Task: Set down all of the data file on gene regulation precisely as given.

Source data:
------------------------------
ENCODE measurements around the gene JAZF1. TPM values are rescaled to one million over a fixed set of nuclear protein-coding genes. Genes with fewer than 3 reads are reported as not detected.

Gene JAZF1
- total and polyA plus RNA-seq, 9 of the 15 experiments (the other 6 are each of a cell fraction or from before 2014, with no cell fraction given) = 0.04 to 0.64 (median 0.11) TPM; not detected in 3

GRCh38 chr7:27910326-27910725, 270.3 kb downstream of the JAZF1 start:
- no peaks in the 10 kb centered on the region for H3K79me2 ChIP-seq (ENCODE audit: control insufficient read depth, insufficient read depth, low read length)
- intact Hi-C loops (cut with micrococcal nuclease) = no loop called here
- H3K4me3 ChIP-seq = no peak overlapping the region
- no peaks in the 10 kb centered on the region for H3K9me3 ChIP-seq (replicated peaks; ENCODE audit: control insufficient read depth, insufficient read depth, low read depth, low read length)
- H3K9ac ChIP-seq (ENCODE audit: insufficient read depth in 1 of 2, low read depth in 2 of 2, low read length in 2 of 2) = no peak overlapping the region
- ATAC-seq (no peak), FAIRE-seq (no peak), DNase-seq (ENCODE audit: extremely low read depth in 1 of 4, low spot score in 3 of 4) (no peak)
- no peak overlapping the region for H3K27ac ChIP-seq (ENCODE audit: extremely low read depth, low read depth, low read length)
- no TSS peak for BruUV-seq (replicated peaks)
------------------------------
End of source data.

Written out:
ENCODE measurements around the gene JAZF1. TPM values are rescaled to one million over a fixed set of nuclear protein-coding genes. Genes with fewer than 3 reads are reported as not detected.

Gene JAZF1
- total and polyA plus RNA-seq, 9 of the 15 experiments (the other 6 are each of a cell fraction or from before 2014, with no cell fraction given) = 0.04 to 0.64 (median 0.11) TPM; not detected in 3

GRCh38 chr7:27910326-27910725, 270.3 kb downstream of the JAZF1 start:
- no peaks in the 10 kb centered on the region for H3K79me2 ChIP-seq (ENCODE audit: control insufficient read depth, insufficient read depth, low read length)
- intact Hi-C loops (cut with micrococcal nuclease) = no loop called here
- H3K4me3 ChIP-seq = no peak overlapping the region
- no peaks in the 10 kb centered on the region for H3K9me3 ChIP-seq (replicated peaks; ENCODE audit: control insufficient read depth, insufficient read depth, low read depth, low read length)
- H3K9ac ChIP-seq (ENCODE audit: insufficient read depth in 1 of 2, low read depth in 2 of 2, low read length in 2 of 2) = no peak overlapping the region
- ATAC-seq (no peak), FAIRE-seq (no peak), DNase-seq (ENCODE audit: extremely low read depth in 1 of 4, low spot score in 3 of 4) (no peak)
- no peak overlapping the region for H3K27ac ChIP-seq (ENCODE audit: extremely low read depth, low read depth, low read length)
- no TSS peak for BruUV-seq (replicated peaks)